Our Battle Is Against Corruption, Not Adoption

Have you seen the movie, What to Expect When You’re Expecting? It follows the lives of five women having babies. One of the characters, played by Jennifer Lopez, is adopting. It takes her about nine months to go from home study approval to having her baby home from Ethiopia. This nine month process only happens on sound stages in Hollywood. The truth is, if you want to adopt a healthy infant from Ethiopia through a reputable agency, you’re currently looking at waiting more than three years.

To some, that doesn’t make sense. You’ve heard about the millions of orphans who need families. So why does it take so long? The answer is corruption.

Much has been written recently about corruption in the adoption world. It’s sparking a lot of good conversation. Conversation that needs to happen to make sure those of us who pursue adoption do it with our eyes wide open. When we started the process we were told we would wait 9-12 months for a referral. In fact, we were told we had to raise $15,000 in 90 days to even start the process, to prove we could do it in time because the referrals were coming so quickly. But then it slowed down. And slowed down some more. And so far we’ve been on the wait list for over two years (with a year of paper work before that). And we aren’t even waiting for a baby. Our parameters go up to four years old.

Why have we been waiting so long? Because our agency is an ethical agency. They don’t take abandoned children. “Abandoned” can mean trafficked in some countries (notice I said “can” and “some,” which does not mean “does” or “all.”) In order for our agency to refer a child to a waiting family, a family member or caretaker for that child must sign away his/her rights to that child. He/she makes that decision based on many reasons, just like birth families in the United States would make that decision for many reasons. Corruption happens when a child is taken from his/her birth family without their consent. Money exchanges hands (and not always with the birth family, but with the trafficker). This is not ok. The ideal situation is for children to stay with their families. Even those of us in the adoption process want that for children. But when the family can’t care for the child, they need a plan B. A plan B that doesn’t involve corruption.

Adoption is not an easy process. Honestly, very few things God calls us to do are easy. (Love your neighbor? Serve the church body? Repent? Give? None of those are easy.)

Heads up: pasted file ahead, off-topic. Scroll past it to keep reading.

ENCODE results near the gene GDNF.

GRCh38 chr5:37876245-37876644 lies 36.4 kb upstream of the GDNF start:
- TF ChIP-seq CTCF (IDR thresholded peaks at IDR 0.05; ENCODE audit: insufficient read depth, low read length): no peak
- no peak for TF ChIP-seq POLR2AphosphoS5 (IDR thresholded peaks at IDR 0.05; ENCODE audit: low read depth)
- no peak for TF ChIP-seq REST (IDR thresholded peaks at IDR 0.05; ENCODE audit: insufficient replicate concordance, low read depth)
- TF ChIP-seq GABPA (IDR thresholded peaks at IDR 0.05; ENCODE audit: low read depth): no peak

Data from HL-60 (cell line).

If you want to adopt, you study the process of adoption. You learn about domestic and foreign adoption. You find out the challenges for multi-racial families. You make a plan for how to save and raise the necessary money. You pick the best agency by asking hard questions. You educate yourself about children with HIV and other health concerns and special needs. You do hard work, hear hard stories, and read hard books.

The conversations about adoption should push us to fight against corruption, against child trafficking. But they should not talk you out of adoption. 

While we wait, we are falling more in love with the country of Ethiopia. We are finding out about people and ministries who are working there, caring for widows and orphans, preaching the gospel, serving families, and/or providing medical assistance. When our child comes home to us, our love for Ethiopia won’t stop. We will continue to give to his home country. We will fight against corruption. We will mourn for his birth family.

God is using this process to change us. The wait isn’t easy, but we want to be sure our child’s birth family is choosing adoption just like we are. We want to be worthy of the sacrifice they are making. And we want to work in their home country to make sure it doesn’t happen as often as it does.

We will continue to be for adoption but against corruption. We invite you to do the same, whether you are adopting or supporting those who do.  Don’t let the bad ruin the good.

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